The initial workup and diagnosis of PJI is covered in Chapter 74 . We think that any patient with complaints about a joint replacement should be evaluated for infection. The workup begins with a thorough history and physical examination, followed by obtaining the erythrocyte sedimentation rate (ESR) and C-reactive protein (CRP) level, which are highly sensitive for ruling out infection. If both results are negative, the diagnosis of PJI is unlikely, and further testing usually is not required. If results are abnormal or the history and physical examination suggest PJI, the hip is aspirated.
Hip aspiration is performed with fluoroscopic guidance using a large-diameter (typically 18-gauge) spinal needle to ensure proper sample collection. The aspirate is sent for a synovial fluid white blood cell (WBC) count, percentage of polymorphonuclear cells (PMNs), and bacterial culture. A crystal analysis can also be performed, because this is a rare cause of pain postoperatively. The patient should be off antibiotics for a minimum of 2 weeks to ensure accurate culture results. Combined with elevated ESR and CRP values, a WBC count of more than 3000 cells/μL or a PMN level greater than 80% is consistent with a diagnosis of PJI.
Indications and Contraindications
A two-stage exchange revision hip arthroplasty with interval implantation of an antibiotic-laden spacer is indicated in patients with evidence of an infected total hip arthroplasty (THA), and it is our treatment of choice for chronic PJI. A careful history should be taken to evaluate the patient for antibiotic allergies that may alter the composition of the antibiotics in the cement spacer. Contraindications to reimplantation of prosthetic components at the second stage include continued infection or medical comorbidities that preclude a surgical procedure.
One-stage exchange has been employed predominantly in Europe. It can be considered in cases in which the bacteria and sensitivities have been identified preoperatively, although we have no experience with this technique for managing chronic PJI.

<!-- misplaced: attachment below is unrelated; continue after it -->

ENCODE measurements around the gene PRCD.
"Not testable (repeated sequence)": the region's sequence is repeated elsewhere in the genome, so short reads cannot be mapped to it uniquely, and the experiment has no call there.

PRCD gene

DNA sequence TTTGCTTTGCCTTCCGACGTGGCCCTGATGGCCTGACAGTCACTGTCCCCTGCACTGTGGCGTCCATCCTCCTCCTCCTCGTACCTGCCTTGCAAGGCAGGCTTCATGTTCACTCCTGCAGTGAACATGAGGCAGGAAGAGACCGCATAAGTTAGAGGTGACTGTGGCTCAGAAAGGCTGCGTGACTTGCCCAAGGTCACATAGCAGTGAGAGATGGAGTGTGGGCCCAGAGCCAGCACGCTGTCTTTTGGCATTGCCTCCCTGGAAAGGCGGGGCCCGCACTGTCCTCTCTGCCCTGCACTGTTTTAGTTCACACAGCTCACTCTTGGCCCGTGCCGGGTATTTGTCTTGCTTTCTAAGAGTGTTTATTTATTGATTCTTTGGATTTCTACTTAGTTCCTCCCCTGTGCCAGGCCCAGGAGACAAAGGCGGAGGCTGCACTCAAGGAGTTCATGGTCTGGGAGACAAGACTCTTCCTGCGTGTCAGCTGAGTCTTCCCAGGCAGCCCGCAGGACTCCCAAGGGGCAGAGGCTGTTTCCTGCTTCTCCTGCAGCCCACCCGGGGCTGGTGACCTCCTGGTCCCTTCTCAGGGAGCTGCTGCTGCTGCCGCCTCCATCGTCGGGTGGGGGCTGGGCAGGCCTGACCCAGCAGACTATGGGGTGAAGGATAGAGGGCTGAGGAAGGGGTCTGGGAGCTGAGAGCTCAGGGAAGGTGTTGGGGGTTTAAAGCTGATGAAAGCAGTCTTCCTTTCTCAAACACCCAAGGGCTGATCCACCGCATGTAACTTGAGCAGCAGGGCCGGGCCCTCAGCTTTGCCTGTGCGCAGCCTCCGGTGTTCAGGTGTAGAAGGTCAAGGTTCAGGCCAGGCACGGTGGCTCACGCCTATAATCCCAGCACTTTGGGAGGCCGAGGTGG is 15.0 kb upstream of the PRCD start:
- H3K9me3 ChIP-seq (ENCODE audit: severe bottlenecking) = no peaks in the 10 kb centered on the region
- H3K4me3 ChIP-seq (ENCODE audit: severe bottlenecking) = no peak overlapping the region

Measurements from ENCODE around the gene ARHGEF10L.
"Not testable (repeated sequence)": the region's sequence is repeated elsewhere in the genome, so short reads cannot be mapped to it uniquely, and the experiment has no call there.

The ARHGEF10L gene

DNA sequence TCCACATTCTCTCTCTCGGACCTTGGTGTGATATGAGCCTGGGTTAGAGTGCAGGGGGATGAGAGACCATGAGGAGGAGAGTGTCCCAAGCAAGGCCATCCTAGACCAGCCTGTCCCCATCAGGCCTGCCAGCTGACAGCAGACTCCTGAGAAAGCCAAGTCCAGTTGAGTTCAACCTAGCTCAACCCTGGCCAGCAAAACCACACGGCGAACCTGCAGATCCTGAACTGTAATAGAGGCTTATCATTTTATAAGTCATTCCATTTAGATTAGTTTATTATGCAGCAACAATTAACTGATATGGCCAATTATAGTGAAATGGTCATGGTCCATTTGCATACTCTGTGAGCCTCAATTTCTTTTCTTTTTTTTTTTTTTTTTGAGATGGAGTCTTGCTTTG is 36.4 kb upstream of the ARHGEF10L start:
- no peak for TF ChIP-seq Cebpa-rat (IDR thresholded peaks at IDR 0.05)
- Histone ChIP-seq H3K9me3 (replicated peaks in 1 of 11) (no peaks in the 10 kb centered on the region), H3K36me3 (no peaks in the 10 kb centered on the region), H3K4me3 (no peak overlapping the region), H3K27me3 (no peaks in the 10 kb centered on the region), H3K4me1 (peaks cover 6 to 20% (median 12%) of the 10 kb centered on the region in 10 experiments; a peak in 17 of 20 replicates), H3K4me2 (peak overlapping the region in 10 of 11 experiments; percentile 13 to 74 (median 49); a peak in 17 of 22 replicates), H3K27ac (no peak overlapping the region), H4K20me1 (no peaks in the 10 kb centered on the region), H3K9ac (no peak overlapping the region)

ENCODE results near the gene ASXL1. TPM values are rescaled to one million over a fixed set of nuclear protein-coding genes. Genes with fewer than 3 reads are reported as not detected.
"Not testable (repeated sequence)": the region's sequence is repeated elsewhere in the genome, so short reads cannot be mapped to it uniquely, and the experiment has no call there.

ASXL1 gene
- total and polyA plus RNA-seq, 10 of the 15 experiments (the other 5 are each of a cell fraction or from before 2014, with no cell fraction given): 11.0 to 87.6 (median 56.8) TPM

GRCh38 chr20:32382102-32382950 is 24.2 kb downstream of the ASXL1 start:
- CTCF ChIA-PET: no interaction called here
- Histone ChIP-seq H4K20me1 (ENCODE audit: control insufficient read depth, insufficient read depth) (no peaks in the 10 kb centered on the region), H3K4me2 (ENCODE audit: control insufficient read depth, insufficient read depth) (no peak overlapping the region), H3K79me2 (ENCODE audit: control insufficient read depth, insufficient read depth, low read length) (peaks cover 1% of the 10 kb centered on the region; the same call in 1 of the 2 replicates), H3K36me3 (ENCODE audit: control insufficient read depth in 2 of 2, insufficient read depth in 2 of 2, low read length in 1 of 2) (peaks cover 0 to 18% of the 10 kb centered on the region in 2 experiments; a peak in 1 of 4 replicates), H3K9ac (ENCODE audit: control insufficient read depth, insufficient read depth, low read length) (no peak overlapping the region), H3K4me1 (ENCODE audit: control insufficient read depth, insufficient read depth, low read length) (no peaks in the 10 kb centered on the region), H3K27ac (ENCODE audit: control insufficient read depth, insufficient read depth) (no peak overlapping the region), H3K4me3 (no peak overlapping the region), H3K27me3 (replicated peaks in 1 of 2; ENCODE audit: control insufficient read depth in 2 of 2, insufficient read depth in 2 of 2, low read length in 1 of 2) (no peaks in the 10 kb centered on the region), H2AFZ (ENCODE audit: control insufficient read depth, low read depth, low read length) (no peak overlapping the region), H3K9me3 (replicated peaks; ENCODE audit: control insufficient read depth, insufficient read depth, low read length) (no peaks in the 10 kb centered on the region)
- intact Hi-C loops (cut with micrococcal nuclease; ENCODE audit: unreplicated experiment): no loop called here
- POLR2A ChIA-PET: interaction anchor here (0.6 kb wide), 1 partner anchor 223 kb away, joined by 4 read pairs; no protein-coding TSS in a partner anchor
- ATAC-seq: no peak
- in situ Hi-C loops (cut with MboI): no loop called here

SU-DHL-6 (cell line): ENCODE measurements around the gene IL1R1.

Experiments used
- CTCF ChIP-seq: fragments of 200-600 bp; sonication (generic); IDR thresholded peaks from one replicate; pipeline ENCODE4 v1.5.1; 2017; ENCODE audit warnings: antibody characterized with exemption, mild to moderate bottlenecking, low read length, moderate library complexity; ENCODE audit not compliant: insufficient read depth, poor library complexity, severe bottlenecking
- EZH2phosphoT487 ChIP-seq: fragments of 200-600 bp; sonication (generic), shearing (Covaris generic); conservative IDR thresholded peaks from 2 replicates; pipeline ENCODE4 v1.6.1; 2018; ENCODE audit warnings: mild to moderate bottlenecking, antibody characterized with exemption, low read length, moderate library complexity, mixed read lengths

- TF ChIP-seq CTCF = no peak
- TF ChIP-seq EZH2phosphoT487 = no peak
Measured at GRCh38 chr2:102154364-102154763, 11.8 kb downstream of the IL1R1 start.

Equipment and Personnel
Treatment of PJI requires a multidisciplinary team composed of the orthopedic surgeon working closely with an infectious disease specialist, the patient’s primary care physician, and a nutritionist to optimize outcomes. Access to a musculoskeletal pathologist with experience in PJI is important to ensure that the frozen section result is properly evaluated. These procedures are also often associated with blood loss that is higher than seen in primary hip procedures, and proper management intraoperatively and in the immediate postoperative period is essential for avoiding complications. Communication with the anesthesia team can ensure availability of blood products and proper fluid resuscitation and monitoring.
The original operative report should be obtained to determine the component manufacturer, models, and sizes. Representatives from the implant companies can be valuable in supplying proprietary instruments for implant removal and the trial components that may be required. A tool to remove the femoral head should be requested ( Fig. 76.5 ), and a plan should be in place to remove the acetabular liner. Specialized curved acetabular osteotomes that precisely match the outer diameter of the shell can rapidly remove well-fixed shells with minimal bone loss, but they require the surgeon to know the diameter of the device in place and to have a trial liner in place or reinsert the old liner after screws (if present) have been removed.